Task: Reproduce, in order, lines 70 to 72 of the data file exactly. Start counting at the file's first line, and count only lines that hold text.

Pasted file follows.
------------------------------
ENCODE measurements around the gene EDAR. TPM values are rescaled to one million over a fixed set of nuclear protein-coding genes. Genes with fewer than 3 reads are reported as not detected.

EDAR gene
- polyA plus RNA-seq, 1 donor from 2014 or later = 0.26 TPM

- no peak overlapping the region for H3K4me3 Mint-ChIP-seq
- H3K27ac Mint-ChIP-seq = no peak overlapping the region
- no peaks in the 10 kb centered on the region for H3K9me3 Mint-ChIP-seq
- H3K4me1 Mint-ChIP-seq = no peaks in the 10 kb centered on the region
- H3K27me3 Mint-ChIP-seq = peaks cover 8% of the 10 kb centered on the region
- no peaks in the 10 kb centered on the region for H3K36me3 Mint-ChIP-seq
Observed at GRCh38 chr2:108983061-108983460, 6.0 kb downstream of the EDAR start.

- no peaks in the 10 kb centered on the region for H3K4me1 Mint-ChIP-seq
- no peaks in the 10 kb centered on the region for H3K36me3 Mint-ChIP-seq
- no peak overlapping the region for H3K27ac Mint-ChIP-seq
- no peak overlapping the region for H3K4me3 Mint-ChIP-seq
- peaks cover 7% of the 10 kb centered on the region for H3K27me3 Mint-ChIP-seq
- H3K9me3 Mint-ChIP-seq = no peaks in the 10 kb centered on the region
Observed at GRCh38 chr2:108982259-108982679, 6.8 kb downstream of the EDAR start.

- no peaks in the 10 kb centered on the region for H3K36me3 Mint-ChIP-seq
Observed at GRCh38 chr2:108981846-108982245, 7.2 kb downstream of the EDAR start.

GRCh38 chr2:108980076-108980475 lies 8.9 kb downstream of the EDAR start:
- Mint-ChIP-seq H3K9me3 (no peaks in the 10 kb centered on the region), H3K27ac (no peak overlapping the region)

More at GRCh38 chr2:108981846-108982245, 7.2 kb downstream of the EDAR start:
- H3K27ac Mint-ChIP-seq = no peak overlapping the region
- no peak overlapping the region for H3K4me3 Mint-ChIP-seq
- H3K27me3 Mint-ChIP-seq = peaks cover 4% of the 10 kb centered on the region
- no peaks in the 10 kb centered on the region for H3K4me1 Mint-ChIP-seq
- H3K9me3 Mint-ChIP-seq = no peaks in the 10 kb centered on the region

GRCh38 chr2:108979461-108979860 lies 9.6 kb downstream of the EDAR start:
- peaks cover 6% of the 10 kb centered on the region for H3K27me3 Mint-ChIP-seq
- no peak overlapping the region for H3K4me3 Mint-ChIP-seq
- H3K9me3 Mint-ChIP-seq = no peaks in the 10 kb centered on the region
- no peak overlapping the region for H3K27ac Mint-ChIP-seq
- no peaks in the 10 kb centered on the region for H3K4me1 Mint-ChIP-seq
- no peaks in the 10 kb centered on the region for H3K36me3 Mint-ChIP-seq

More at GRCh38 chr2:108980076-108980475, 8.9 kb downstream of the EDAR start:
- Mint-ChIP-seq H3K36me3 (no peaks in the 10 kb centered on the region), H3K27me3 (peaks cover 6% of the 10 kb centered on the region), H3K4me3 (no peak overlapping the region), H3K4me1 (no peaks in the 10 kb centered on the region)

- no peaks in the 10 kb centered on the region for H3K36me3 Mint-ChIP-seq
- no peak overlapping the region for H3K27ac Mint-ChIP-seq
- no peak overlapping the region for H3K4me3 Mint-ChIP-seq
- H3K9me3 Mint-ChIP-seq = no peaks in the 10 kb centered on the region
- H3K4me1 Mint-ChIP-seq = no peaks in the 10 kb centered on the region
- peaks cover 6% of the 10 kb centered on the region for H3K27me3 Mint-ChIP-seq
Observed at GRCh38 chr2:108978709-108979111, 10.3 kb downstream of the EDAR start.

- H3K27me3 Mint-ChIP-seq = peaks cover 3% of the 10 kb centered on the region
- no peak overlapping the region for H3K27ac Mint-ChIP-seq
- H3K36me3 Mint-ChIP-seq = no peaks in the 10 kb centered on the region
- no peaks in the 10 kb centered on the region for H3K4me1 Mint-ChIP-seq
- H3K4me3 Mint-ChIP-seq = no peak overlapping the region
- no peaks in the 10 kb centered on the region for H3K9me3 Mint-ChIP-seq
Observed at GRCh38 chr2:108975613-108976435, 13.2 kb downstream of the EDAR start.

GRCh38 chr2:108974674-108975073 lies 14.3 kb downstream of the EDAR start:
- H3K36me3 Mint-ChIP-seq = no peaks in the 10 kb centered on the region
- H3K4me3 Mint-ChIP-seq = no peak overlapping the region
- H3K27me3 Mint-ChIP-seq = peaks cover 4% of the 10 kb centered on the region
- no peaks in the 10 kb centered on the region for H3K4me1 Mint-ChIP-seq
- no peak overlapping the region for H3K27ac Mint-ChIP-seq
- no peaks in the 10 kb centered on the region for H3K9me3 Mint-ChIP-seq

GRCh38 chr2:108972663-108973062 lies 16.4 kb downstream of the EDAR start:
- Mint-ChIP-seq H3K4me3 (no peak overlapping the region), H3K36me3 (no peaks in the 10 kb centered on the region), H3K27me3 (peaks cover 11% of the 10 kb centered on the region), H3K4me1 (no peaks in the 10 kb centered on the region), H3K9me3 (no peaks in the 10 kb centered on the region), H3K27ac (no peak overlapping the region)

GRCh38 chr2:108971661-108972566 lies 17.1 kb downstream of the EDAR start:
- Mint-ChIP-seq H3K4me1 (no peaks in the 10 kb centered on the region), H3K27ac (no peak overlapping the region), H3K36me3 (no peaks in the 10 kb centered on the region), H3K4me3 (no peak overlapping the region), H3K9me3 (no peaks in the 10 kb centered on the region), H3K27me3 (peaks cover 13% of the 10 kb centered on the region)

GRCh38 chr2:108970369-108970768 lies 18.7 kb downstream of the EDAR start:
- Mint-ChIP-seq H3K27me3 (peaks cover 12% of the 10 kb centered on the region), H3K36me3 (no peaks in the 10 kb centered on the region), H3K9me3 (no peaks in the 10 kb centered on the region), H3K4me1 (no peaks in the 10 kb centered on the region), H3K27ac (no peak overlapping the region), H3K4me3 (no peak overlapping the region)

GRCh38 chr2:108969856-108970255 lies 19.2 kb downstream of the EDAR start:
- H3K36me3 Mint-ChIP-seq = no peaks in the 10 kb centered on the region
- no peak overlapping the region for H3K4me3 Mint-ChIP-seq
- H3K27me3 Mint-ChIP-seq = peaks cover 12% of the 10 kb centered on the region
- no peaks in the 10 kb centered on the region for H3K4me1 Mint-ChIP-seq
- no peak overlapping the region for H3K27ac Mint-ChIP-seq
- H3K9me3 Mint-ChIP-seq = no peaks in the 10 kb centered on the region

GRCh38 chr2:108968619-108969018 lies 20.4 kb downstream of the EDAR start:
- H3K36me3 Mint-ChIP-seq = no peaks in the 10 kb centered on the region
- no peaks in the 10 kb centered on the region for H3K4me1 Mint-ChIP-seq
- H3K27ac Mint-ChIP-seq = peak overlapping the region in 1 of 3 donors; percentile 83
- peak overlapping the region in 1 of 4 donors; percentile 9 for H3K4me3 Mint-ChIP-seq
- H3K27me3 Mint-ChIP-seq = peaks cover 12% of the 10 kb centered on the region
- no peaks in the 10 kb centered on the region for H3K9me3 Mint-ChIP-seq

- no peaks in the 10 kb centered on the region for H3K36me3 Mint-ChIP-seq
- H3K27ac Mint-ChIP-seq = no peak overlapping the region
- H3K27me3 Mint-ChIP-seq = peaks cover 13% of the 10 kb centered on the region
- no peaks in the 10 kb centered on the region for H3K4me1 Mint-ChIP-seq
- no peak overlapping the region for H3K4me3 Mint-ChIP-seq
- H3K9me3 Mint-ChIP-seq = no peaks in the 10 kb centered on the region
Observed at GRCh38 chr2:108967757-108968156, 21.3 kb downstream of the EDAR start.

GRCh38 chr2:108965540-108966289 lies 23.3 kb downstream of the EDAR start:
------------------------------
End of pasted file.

- H3K9me3 Mint-ChIP-seq = no peaks in the 10 kb centered on the region

GRCh38 chr2:108968619-108969018 lies 20.4 kb downstream of the EDAR start:
- H3K36me3 Mint-ChIP-seq = no peaks in the 10 kb centered on the region